Halloween is one of the most "decoration friendly" holidays. From the new colors of fall, to traditional Halloween icons like jack-o-lanterns to new fads like "Halloween trees", there's a lot to choose from. A well-decorated house can make Halloween a special and fun time of year for families. And who couldn't use a little more family fun? Here are some suggestions for Halloween house decorating based on different motifs we all commonly see when people decorate their houses for Halloween. (Use the stores noted at your own discretion, I haven't shopped at them personally...)
1. Go natural. Halloween is a centuries old holiday. Over those centuries, decorating traditions have certainly emerged. Many of these traditions involve nature. One way to decorate your home around this time of year is to embrace those nature-based decorations. This includes, of course, carving a jack-o-lantern (or several) and lighting it on the porch, front steps, or in a window. It also includes objects like cornstalks, haystacks (best kept outdoors) and straw-filled scare crows. You can keep up the theme using natural autumn colors in your home like gold, orange and brown, and using candles with natural scents like cinnamon and vanilla. (Try yankeecandle.com)
2. Go Great Pumpkin. As Charlie Brown specials remind us, Halloween is definitely a holiday for kids. Decorating with a kid-friendly theme is a popular option. Jack-o-lanterns are a mainstay, or try easier "paint it yourself" pumpkins. Pseudo-scary monster, witch, ghost or black cat cut outs are available at most Hallmark- type stores, as are Halloween decorations with kids' favorite cartoon characters ranging from SpongeBob to Disney. (Halloween is a big season for selling to kids...) Filling the house with Halloween-themed decorations that kids can enjoy will make Halloween enjoyable for young children. Not as enjoyable as all that candy, but close.
You can also use the crafts your kids will inevitably make in school, or get them to make some crafts of their own at home. Besides the basics - cutting and pasting, watercolors, crayon drawings - you can get more elaborate. Sponges cut in circles and dipped in orange poster paint or ink can become pumpkin stamps great for use on black construction paper. For other craft ideas, check around the internet at sites geared to kids crafting (like Kids Domain).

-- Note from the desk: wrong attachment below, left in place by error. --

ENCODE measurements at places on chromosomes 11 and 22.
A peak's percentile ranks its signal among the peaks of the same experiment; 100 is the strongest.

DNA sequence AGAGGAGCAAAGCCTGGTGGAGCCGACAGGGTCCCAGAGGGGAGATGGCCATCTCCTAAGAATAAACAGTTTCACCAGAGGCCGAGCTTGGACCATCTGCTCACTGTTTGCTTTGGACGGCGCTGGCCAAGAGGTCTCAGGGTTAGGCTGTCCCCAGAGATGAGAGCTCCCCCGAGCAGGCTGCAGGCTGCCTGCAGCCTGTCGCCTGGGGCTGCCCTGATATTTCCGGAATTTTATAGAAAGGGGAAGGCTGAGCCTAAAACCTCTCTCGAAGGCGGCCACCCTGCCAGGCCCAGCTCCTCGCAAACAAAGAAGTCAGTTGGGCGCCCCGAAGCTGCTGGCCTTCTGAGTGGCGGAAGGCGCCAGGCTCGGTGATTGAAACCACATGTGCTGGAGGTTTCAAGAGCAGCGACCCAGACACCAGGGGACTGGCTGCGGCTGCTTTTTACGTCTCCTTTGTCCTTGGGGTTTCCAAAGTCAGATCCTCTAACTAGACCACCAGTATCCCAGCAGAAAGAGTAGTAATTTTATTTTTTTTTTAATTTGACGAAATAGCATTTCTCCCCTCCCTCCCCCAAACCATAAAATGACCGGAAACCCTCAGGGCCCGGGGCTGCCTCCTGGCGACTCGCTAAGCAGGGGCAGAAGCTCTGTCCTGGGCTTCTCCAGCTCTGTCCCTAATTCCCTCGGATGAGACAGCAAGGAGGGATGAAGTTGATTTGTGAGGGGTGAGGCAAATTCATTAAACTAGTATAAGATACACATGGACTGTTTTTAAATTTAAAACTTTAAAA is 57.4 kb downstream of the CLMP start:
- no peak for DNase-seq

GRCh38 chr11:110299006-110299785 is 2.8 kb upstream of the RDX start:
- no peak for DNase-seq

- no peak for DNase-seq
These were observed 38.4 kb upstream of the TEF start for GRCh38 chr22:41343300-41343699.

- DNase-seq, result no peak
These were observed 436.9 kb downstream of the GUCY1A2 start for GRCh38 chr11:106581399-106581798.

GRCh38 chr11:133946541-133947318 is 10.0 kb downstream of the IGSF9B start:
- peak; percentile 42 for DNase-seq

3. Go scary. Of course, you may want to decorate your home in a creepier manner. Go more trick than treat, in other words. There are plenty of ways to do this, too. Sites like Gore Galore (a PG-13 site, FYI...I mean, it is called "Gore Galore"....) offer everything from creepy dismembered plastic limbs and heads to skulls and gargoyle wall decorations. If you don't want to go all out, buy a few plastic spiders and leave them strategically around your house to scare the family, or swap out a few regular lights with a black light as Halloween gets closer.
4. Get a Halloween Tree. If you think decorating trees is just for Christmas - well, you'd be right. However, it seems these days some people also like to decorate trees for Halloween. Of course there are many ways to create a Halloween tree. You can secure a many-forked branch into a pot of soil. You can break out a plastic Christmas tree centerpiece and use that. You can even cut down a real fur tree and bring it inside, just as you would for Christmas. I wouldn't. But you could if you wanted to.
To decorate the tree, use your imagination. Hang kids' crafts or old Halloween photos from black or orange yarn. Hang glo-sticks or twinkling white lights on the tree. Put a witch's hat on the top instead of an angel or star. Place pumpkins at the foot of the tree on a Halloween table covering. You could even use black and orange streamers if you wanted. Your theme is your own to choose and depends on how big the tree is. For some samples, try Williams Sonoma or Halloween Decorating with Terry.
Halloween is a great, fun, festive time. Use your imagination and make your home's décor part of the celebration!